A) 33...Ba4xb5 34.Rb1xb5 Ng4-e5 ± and the question is: Can White win this? Stockfish 11 - 64 bits POPCNT.

B) 33...Kf8-e7 34.Rb1-b4! Ba4xb5 ▢ 35.Rb4xb5 Ke7-f7! ± and, like for line A), White will have a hard time winning this game, even if it is possible, which has to be proven. Stockfish 11 - 64 bits POPCNT.

<31...Bd7-b5 32.Re1-c1 ±> Not too bad, but Black is saved after

A) 31...Kf8-f7! 32.Re1-b1 Bd7-b5 ▢ 33.Rb1-c1 Bb5-d7 34.Rc1-e1 ± Stockfish 11 - 64 bits POPCNT. (Or 34.Rc1-c5 (if 34.Rc1-c7 Kf7-e8! ⩲ ± Stockfish 11 - 64 bits POPCNT) Kf7-e6 35.b4-b5 Ke6-d6 ▢ 36.b5-b6! Bd7-c6 ▢ 37.Rc5-c3! ⩲ / ± Stockfish 11 - 64 bits POPCNT)

B) but not 31...f6-f5? 32.Re1-b1! Bd7-b5 ▢ 33.Rb1-c1! Bb5-d7 (or 33...Kf8-e7 34.Rc1-c7+! Bb5-d7 transposing) 34.Rc1-c7! Rf8-e7 35.a2-a4 Ke7-d6 36.Rc7-a7 Ng4-f6 37.b4-b5 +- Stockfish 11 - 64 bits POPCNT.

<32...Kf8-f7?? 33.Rc1-c5! Bb5-d3 34.b4-b5 1-0.> The collapse... Now White does not lose one of his Q-side pawns, allowing the black bishop to sacrifice itself for the remaining one... this avenue is now closed. The only defense for Black goes as 32...Bb5-d7 ▢ 33.Rc1-b1 (33.Rc1-e1 would repeat the position) Bd7-b5 ▢ 34.a2-a4 Bb5xa4 ▢ 35.b4-b5 ▢ ± Stockfish 11 - 64 bits POPCNT. The black bishop will have to sacrifice itself for that passed pawn, but it can be done on b7 as well as on b5. Still far from sure that White can win this ending...

Winning this game, after 4 tough defeats in a row, his 2nd win in the tournament, must have been a relief for the boy Magnus!

Maybe this is my imagination, but I get the impression that Magnus Carlsen was somewhat lacking in self confidence in the opening phase of this game...

NOTE: Create an account today to post replies and access other powerful features which are available only to registered users. Becoming a member is free, anonymous, and takes less than 1 minute! If you already have a username, then simply login login under your username now to join the discussion.

Please observe our posting guidelines:

  1. No obscene, racist, sexist, or profane language.
  2. No spamming, advertising, duplicate, or gibberish posts.
  3. No vitriolic or systematic personal attacks against other members.
  4. Nothing in violation of United States law.
  5. No cyberstalking or malicious posting of negative or private information (doxing/doxxing) of members.
  6. No trolling.
  7. The use of "sock puppet" accounts to circumvent disciplinary action taken by moderators, create a false impression of consensus or support, or stage conversations, is prohibited.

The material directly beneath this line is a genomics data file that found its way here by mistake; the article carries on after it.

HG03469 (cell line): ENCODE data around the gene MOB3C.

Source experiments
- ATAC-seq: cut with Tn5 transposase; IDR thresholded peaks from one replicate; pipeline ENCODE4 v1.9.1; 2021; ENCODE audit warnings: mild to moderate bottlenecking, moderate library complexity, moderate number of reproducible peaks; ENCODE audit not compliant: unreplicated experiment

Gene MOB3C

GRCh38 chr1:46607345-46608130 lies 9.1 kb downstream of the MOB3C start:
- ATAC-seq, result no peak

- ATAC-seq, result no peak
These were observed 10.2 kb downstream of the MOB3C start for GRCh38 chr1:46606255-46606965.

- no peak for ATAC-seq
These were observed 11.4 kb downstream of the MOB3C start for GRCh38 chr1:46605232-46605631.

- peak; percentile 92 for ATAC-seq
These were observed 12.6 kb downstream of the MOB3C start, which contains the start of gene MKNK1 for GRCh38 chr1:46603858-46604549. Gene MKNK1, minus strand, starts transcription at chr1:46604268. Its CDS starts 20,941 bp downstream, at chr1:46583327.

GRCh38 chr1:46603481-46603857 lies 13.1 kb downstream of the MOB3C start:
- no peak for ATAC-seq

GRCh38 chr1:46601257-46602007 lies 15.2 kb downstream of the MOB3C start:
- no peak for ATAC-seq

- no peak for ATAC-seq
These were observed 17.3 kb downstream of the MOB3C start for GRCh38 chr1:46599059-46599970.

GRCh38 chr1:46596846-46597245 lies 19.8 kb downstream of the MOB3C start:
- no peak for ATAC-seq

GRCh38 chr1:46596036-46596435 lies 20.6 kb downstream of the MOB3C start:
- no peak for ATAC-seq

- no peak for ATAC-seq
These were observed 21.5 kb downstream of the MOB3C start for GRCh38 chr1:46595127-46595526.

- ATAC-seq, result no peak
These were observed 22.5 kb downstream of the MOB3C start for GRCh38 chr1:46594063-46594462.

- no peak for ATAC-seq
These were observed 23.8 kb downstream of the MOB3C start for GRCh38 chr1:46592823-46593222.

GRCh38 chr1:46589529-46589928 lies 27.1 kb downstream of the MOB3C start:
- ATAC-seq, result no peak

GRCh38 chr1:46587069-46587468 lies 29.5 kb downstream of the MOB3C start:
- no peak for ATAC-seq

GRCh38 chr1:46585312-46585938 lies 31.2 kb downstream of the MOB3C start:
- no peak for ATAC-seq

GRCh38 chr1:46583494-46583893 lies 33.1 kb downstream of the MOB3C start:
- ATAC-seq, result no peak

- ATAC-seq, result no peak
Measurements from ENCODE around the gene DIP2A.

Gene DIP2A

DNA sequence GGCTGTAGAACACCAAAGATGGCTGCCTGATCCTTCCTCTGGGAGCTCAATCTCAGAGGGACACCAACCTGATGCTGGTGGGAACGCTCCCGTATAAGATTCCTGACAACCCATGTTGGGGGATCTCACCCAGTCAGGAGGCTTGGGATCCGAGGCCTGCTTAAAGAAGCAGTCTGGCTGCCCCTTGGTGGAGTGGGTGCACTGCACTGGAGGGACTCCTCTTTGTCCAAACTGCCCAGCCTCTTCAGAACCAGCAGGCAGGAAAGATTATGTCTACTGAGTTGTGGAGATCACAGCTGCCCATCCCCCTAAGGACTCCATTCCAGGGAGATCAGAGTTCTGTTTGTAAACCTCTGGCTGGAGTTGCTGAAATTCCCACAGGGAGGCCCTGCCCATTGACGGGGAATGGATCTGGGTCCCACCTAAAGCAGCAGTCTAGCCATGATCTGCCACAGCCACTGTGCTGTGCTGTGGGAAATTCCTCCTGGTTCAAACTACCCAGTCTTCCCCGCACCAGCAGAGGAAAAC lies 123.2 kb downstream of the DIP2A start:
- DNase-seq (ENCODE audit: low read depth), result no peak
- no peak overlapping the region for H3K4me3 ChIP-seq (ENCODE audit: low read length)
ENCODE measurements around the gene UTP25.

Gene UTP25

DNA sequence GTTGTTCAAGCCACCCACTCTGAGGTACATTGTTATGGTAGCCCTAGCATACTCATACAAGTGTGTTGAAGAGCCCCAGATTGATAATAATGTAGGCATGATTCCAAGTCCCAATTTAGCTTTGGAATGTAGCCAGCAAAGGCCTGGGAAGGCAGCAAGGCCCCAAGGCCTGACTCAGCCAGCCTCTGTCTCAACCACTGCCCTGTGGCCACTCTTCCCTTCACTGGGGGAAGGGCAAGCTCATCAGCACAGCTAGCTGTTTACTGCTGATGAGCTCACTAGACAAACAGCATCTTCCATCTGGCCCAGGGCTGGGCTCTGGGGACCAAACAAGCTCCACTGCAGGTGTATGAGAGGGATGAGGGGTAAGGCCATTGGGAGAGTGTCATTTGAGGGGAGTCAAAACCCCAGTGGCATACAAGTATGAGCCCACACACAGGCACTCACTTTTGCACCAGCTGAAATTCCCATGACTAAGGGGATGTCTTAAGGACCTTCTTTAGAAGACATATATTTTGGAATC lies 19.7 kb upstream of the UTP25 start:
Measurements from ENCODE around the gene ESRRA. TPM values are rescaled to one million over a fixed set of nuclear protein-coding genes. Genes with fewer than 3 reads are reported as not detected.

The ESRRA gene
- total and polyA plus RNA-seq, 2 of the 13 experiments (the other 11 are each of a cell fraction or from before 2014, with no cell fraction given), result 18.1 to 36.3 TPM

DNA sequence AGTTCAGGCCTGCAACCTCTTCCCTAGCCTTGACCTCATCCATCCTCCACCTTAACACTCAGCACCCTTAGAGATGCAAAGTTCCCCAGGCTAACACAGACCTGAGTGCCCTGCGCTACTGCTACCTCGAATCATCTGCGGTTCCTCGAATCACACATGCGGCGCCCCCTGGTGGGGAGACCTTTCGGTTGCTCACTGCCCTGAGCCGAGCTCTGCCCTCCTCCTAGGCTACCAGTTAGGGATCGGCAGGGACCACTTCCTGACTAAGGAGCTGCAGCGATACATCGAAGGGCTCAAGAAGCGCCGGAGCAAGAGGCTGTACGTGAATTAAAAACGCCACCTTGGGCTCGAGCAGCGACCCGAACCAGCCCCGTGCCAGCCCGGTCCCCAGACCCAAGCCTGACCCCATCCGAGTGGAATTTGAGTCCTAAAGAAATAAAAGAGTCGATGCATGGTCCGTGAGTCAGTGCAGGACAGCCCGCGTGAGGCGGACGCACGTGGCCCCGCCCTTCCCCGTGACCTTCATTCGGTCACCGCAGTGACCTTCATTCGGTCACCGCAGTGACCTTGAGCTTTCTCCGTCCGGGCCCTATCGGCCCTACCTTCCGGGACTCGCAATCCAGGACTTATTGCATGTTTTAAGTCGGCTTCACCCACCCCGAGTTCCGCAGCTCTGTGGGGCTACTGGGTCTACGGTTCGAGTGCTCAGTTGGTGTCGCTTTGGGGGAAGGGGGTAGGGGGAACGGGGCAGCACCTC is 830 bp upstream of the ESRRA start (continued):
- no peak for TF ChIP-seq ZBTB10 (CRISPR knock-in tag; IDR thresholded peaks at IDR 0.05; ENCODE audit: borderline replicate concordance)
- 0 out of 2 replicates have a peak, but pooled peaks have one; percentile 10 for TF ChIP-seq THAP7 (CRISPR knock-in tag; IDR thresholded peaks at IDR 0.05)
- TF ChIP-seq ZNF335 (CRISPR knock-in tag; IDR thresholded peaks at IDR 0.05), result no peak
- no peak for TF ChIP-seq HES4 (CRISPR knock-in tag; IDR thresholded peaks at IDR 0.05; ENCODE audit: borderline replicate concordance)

8. Do not degrade Chessgames or any of it's staff/volunteers.

Please try to maintain a semblance of civility at all times.

Blow the Whistle

See something that violates our rules? Blow the whistle and inform a moderator.

NOTE: Please keep all discussion on-topic. This forum is for this specific game only. To discuss chess or this site in general, visit the Kibitzer's Café.

Messages posted by Chessgames members do not necessarily represent the views of, its employees, or sponsors.
All moderator actions taken are ultimately at the sole discretion of the administration.

This game is type: CLASSICAL. Please report incorrect or missing information by submitting a correction slip to help us improve the quality of our content.

<This page contains Editor Notes. Click here to read them.>

Featured in the Following Game Collections[what is this?]
from An Opium Repertoire for White by katar
"Are you smarter than a fifth-grader?" B23 1-0 34
from Youngbloods Like to Listen to Fredthebear by fredthebear
"Are you smarter than a fifth-grader?"
from Siccilian Cllosed the Door on Fredthebear by fredthebear
from An Opium Repertoire for White by rickcarnes
from An Opium Repertoire for White by Patca63
"Are you smarter than a fifth-grader?"
from Promotions/Attempts, Some Better Than Others by trh6upsz
Sicilian Defense: Closed Variation (B23) 1-0 young Magnus
from Sicilia es la isla más grande del mar by Sergio X Garcia

Home | About | Login | Logout | F.A.Q. | Profile | Preferences | Premium Membership | Kibitzer's Café | Biographer's Bistro | New Kibitzing | Chessforums | Tournament Index | Player Directory | Notable Games | World Chess Championships | Opening Explorer | Guess the Move | Game Collections | ChessBookie Game | Chessgames Challenge | Store | Privacy Notice | Contact Us

Copyright 2001-2023, Chessgames Services LLC